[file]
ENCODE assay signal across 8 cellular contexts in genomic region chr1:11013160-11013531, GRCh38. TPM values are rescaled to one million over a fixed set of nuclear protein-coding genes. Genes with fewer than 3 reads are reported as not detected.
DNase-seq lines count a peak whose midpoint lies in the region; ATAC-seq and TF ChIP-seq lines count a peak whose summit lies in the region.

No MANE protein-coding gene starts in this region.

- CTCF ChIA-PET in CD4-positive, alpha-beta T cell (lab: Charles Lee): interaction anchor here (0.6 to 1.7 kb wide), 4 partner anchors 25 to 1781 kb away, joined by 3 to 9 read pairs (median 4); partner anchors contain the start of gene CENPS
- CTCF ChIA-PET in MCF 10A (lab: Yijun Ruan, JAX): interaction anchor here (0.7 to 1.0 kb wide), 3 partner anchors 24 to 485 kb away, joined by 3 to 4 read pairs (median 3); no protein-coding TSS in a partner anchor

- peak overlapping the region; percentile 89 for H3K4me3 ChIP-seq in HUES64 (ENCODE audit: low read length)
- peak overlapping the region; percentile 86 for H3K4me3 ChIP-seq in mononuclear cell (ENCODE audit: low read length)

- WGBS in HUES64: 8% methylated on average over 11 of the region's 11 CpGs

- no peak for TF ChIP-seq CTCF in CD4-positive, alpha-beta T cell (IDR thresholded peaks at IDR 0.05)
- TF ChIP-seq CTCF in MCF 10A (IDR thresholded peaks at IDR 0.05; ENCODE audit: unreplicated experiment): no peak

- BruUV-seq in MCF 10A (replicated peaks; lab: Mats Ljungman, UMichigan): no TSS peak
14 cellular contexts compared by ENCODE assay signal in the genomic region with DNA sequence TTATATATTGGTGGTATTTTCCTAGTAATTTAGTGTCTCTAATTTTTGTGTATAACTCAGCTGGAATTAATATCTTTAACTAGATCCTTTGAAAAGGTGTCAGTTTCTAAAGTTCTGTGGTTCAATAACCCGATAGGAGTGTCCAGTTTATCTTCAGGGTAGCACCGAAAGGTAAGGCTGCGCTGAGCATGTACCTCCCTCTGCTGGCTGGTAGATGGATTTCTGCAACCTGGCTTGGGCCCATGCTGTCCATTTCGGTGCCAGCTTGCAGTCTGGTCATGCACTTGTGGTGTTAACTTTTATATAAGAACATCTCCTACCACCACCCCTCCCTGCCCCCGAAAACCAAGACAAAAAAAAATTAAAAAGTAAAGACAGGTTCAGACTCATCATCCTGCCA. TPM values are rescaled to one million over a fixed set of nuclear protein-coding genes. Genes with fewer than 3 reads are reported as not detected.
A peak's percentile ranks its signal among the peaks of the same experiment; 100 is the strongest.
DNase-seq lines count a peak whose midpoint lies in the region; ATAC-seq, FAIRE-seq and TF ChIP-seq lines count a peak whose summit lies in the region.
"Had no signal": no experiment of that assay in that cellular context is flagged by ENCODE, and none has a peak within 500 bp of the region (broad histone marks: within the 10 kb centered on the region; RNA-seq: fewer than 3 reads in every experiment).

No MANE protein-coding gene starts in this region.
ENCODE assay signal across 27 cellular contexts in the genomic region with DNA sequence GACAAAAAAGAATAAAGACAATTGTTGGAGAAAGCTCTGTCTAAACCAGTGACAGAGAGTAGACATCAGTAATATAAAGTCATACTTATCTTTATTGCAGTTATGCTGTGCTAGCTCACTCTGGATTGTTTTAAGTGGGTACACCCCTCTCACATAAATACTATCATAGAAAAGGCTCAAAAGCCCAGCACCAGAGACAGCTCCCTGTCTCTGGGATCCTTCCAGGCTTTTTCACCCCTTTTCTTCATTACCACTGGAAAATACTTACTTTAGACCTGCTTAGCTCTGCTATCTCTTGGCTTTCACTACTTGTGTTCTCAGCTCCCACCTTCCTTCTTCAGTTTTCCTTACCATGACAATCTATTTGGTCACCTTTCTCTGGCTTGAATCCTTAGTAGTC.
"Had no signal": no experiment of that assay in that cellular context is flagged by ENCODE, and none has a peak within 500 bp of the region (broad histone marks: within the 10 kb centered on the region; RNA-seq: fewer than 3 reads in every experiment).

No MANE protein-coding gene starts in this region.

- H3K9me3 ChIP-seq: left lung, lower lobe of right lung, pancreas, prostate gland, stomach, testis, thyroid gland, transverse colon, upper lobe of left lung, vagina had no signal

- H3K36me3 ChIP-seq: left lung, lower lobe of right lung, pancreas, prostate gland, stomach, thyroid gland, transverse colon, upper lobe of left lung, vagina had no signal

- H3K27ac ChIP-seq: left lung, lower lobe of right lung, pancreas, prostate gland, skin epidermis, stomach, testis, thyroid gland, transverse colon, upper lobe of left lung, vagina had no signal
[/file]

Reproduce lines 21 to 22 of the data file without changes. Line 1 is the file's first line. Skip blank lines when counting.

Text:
- H3K36me3 ChIP-seq: left lung, lower lobe of right lung, pancreas, prostate gland, stomach, thyroid gland, transverse colon, upper lobe of left lung, vagina had no signal

- H3K27ac ChIP-seq: left lung, lower lobe of right lung, pancreas, prostate gland, skin epidermis, stomach, testis, thyroid gland, transverse colon, upper lobe of left lung, vagina had no signal